Going up: New Foundation President sets bar high for 'Signature Event'


By Tom Kirvan
Legal News

Throughout her life, Veronica Leonard has made a habit of being “goal-minded,” a character trait that she figures to put to especially good use as she leads the Oakland County Bar Foundation into its 20th Annual Signature Event this spring.

Now in her eighth month as president of the Foundation, Leonard is hoping the celebration of that 20-year milestone will coincide with a record-breaking amount of money raised by the nonprofit organization dedicated to funding legal aid causes and various other charitable programs in the legal community.

“Since this is such an important year in the history of the Oakland County Bar Foundation, it would be particularly nice if we raised more than $300,000 at the Signature Event,” said Leonard, who heads her own family law firm in Southfield. “We’ve come close the last few years and it would be great to top that figure this year.”

The 2019 version of the gala will take place Thursday, April 25 from 6:30-9 p.m. at posh Oakland Hills Country Club, which has played host to some of golf’s greatest tournaments.

“It’s a fabulous setting for our primary fund-raiser, and it also provides a great opportunity for our sponsors and supporters to enjoy an evening of fun and fellowship,” Leonard said.

In an effort to up the sponsorship ante this year, Foundation volunteers are “getting reacquainted” with former sponsors of the event in hopes of reaching the fund-raising goal.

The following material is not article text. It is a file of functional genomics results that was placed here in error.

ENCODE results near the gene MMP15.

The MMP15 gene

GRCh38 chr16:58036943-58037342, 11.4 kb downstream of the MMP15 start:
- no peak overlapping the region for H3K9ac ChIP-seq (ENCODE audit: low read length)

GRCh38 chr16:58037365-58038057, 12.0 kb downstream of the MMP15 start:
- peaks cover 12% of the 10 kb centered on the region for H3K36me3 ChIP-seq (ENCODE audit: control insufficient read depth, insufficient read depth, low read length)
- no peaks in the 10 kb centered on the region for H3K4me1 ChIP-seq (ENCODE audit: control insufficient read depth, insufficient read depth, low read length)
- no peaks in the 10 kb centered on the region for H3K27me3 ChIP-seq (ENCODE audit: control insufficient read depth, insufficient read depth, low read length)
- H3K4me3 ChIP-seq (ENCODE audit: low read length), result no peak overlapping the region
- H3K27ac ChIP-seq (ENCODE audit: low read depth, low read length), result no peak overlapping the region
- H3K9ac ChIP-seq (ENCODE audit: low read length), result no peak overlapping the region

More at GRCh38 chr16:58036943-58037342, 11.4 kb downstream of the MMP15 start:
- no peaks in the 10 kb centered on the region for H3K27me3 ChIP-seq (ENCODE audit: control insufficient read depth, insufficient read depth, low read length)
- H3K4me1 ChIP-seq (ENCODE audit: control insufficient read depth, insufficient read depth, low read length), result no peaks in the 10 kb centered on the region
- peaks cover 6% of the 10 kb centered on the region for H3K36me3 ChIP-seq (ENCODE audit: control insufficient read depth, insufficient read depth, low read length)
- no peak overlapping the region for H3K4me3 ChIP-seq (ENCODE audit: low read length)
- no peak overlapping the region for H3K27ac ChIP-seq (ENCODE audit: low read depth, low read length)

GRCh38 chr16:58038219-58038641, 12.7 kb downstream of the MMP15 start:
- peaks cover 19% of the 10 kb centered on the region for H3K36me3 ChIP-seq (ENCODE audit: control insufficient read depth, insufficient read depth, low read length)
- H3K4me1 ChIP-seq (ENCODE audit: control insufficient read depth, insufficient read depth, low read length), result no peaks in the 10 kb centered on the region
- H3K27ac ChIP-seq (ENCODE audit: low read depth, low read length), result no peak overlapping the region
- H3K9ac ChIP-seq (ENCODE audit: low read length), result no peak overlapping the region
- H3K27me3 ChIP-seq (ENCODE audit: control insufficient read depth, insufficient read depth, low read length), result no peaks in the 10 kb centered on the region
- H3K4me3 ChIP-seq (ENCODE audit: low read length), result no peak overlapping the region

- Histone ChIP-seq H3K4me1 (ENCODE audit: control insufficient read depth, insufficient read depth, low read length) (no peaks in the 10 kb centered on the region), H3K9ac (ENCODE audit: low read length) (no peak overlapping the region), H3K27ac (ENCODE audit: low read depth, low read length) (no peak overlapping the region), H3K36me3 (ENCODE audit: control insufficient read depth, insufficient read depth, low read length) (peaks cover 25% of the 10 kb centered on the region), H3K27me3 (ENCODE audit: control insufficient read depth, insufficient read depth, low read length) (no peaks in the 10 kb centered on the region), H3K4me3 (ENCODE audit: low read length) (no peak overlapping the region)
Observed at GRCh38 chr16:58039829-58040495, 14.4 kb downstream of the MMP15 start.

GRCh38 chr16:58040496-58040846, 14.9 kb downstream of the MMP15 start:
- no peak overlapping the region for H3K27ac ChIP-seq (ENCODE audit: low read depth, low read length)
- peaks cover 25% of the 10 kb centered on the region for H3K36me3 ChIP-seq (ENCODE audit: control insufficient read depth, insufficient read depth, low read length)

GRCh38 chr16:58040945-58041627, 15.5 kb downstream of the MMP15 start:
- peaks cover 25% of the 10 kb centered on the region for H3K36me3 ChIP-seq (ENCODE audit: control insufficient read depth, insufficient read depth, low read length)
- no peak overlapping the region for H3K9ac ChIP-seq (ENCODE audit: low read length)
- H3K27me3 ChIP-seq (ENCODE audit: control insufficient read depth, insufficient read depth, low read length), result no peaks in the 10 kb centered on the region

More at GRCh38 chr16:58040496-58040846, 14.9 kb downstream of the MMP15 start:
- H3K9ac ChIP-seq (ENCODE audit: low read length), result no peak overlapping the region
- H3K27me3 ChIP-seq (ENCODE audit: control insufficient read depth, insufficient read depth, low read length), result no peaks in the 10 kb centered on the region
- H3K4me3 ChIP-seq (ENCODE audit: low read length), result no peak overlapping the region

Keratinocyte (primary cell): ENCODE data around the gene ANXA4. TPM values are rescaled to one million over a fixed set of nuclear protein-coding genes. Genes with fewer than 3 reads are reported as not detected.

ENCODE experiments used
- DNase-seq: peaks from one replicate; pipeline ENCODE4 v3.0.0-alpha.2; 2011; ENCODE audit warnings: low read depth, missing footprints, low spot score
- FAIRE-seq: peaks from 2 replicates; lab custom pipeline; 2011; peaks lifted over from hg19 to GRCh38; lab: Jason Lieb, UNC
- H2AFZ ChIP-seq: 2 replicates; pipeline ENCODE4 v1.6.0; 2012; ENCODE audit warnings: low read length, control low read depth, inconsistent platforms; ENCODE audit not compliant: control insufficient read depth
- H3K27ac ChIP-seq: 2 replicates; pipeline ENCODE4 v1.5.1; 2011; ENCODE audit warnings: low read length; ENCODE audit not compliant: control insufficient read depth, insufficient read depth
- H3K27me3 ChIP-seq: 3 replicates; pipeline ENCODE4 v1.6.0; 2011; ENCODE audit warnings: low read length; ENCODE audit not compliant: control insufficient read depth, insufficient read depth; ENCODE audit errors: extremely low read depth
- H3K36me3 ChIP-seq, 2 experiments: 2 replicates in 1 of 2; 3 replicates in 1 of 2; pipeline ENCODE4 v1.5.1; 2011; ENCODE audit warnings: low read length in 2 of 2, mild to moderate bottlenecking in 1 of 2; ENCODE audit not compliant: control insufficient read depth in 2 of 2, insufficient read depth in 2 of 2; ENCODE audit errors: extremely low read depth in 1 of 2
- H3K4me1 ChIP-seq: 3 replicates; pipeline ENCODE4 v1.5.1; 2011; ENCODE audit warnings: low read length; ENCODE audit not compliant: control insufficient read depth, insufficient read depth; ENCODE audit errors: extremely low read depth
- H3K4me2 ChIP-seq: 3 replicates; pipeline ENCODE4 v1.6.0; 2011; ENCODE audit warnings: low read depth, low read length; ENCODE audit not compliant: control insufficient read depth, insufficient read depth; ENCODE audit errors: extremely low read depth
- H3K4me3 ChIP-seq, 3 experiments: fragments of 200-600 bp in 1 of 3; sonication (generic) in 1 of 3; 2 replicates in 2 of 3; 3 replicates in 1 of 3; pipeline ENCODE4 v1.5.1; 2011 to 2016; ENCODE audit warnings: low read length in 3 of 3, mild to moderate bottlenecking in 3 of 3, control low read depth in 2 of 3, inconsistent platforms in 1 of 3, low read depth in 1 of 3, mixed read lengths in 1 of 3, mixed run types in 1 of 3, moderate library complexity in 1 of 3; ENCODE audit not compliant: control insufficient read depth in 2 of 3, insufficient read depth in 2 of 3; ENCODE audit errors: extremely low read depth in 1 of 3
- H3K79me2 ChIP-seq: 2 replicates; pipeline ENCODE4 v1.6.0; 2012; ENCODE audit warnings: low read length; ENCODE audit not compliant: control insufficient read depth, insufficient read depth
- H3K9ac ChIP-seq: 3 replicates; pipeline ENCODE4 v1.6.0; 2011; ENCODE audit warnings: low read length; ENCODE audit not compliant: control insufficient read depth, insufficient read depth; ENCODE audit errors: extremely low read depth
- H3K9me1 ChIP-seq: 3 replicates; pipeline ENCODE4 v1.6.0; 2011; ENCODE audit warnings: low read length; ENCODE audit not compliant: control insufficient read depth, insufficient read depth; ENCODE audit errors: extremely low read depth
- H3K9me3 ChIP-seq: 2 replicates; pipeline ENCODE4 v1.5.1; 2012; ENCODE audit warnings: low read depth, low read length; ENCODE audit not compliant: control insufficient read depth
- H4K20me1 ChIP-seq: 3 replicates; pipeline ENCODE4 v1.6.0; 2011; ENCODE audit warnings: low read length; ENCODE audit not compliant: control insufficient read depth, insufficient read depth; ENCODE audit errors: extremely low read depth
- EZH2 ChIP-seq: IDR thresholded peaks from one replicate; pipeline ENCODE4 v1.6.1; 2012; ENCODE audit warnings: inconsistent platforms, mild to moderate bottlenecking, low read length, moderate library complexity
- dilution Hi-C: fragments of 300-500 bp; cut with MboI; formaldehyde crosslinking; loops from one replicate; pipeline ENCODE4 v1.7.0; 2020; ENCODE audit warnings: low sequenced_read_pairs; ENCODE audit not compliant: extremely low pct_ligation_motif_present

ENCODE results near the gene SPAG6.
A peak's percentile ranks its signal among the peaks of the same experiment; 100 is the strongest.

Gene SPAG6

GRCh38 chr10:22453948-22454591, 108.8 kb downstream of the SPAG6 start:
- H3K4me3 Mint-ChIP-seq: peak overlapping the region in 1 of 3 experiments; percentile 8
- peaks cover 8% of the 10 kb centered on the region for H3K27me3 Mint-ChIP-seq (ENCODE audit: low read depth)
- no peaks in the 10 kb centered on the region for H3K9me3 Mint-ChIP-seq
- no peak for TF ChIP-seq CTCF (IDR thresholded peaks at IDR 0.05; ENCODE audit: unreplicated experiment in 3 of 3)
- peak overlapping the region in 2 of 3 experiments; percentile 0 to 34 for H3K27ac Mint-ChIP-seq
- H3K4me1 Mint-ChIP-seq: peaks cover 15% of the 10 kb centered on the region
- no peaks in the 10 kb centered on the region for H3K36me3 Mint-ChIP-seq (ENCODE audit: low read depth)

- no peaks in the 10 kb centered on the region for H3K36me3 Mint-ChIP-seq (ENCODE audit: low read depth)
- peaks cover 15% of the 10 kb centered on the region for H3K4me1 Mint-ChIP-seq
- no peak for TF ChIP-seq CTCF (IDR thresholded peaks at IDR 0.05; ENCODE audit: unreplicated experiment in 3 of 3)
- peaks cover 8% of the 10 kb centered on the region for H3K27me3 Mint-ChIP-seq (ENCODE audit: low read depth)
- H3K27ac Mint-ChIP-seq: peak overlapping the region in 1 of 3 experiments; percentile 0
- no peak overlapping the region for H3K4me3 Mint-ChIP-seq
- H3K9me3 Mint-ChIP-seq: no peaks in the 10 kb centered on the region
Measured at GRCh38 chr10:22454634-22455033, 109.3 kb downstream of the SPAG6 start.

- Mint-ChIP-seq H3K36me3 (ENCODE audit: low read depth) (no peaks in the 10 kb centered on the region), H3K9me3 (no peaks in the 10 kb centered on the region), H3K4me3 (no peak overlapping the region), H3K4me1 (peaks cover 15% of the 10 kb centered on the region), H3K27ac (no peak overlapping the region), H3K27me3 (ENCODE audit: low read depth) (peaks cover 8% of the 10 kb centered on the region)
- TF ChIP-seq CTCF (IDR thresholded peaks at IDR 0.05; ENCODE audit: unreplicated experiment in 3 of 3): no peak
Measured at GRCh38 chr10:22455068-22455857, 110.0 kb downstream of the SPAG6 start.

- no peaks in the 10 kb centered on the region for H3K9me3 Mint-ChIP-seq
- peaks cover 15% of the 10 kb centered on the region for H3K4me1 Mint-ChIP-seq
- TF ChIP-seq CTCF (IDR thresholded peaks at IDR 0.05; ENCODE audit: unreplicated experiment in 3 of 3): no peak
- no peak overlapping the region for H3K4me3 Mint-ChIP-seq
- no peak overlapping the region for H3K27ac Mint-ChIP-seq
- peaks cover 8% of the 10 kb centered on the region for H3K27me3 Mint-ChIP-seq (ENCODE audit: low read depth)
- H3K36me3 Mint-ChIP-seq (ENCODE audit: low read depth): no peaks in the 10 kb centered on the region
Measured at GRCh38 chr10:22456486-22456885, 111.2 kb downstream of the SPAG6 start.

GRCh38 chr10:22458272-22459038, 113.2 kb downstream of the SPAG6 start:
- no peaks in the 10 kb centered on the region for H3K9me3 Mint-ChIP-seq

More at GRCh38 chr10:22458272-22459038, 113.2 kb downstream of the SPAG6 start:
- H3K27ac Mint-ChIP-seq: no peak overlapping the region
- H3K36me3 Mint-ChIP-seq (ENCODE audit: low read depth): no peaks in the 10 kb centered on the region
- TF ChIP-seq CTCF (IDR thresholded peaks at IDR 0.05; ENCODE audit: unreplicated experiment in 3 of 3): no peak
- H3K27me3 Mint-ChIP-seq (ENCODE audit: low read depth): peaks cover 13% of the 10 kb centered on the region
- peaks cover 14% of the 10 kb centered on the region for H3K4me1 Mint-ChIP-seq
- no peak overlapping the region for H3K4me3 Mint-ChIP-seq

“We want them to know how important they have been to us in the past and how they can help us extend our reach in the future,” said Leonard, a native of Detroit who has made her home in Southfield for the past 18 years.

In her message to potential sponsors, Leonard noted that the Foundation “is deeply committed to equality under the law, and our grant program is designed to fund worthy causes and impactful nonprofit organizations to help people of all ages to gain a greater understanding of justice and how the law affects their lives.”

The Foundation awarded nearly $260,000 in grants last year and has funded more than $2.2 million in grants to worthy causes since 2002, according to Leonard. Some of the grant recipients include the Family Law Assistance Program, The RESTORE Foundation, Pro Bono Mentor Match, Beaumont Patient Legal Support, the University of Detroit Mercy Federal Pro Se Legal Clinic, the People’s Law College Program, and Care House – Intervention and Treatment Program, among many other grantees.

Leonard, a graduate of Cass Tech High School in Detroit, was encouraged to get involved with the Foundation by noted attorney Michael Lee, a former Straker Bar president who passed away in 2014 at age 53.

“Michael was a great role model for all of his community involvement, and when he called to ‘recommend’ that I get involved with the Bar Foundation, I knew it was something that I better consider doing,” she said. “He could be very persuasive in that regard.”

A former Straker Bar president herself, Leonard joined the Foundation board in 2013, and quickly began marching up the officer ranks.